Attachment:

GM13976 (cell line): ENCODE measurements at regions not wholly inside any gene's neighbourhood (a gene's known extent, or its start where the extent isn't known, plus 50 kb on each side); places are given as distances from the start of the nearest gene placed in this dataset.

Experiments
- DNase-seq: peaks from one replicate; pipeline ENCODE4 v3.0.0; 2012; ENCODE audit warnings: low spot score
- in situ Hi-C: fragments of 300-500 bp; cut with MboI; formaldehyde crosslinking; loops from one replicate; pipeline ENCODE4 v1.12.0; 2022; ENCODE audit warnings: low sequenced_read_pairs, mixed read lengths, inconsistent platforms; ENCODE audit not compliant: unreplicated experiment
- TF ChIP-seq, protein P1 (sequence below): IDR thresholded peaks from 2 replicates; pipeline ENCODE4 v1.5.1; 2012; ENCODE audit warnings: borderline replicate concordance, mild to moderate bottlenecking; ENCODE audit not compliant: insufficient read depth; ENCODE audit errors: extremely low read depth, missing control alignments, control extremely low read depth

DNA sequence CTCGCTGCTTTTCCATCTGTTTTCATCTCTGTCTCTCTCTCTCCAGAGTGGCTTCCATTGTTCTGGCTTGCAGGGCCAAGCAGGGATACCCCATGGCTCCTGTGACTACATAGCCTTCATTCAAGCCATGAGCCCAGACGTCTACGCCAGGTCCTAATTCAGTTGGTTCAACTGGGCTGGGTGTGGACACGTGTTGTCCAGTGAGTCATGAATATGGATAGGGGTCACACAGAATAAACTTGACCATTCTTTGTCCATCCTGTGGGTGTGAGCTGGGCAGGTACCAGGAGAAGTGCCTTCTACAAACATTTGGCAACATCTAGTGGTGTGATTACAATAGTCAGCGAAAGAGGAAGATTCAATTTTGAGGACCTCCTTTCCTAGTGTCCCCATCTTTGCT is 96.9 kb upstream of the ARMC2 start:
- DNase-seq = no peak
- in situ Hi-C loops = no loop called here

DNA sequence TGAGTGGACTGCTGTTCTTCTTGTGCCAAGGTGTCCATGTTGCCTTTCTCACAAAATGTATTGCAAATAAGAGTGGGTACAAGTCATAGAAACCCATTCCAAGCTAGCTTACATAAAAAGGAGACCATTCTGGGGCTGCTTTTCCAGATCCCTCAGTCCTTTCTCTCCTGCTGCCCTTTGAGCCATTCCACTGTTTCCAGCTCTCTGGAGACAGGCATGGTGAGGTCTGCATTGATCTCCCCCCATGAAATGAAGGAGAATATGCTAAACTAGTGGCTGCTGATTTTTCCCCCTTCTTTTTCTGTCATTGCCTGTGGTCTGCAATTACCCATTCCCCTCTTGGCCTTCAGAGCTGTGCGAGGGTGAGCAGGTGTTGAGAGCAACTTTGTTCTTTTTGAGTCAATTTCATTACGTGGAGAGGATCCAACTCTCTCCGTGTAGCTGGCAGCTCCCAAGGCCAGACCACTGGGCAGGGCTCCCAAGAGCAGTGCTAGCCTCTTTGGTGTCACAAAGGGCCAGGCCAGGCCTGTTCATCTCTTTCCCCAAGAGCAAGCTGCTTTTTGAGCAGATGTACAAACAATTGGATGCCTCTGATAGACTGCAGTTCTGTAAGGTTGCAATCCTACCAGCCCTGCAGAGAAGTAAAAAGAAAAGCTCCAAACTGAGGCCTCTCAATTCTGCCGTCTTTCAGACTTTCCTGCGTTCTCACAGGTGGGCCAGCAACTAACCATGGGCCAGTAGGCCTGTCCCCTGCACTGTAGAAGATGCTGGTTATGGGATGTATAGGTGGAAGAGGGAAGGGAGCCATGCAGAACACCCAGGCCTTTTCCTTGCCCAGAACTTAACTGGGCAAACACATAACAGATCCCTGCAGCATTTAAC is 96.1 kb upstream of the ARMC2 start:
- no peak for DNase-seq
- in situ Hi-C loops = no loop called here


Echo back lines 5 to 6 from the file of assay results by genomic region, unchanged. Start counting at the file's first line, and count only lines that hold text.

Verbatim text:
- TF ChIP-seq, protein P1 (sequence below): IDR thresholded peaks from 2 replicates; pipeline ENCODE4 v1.5.1; 2012; ENCODE audit warnings: borderline replicate concordance, mild to moderate bottlenecking; ENCODE audit not compliant: insufficient read depth; ENCODE audit errors: extremely low read depth, missing control alignments, control extremely low read depth

DNA sequence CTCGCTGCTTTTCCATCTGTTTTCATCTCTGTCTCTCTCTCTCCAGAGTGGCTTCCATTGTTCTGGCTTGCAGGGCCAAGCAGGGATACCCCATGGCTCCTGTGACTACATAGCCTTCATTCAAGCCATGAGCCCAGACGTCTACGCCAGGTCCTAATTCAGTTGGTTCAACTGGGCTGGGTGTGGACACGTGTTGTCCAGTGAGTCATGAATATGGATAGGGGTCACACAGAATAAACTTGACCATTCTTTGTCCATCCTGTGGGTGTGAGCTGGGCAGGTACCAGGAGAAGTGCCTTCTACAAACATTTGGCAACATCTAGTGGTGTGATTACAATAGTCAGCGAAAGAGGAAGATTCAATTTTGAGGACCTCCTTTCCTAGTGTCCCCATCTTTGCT is 96.9 kb upstream of the ARMC2 start: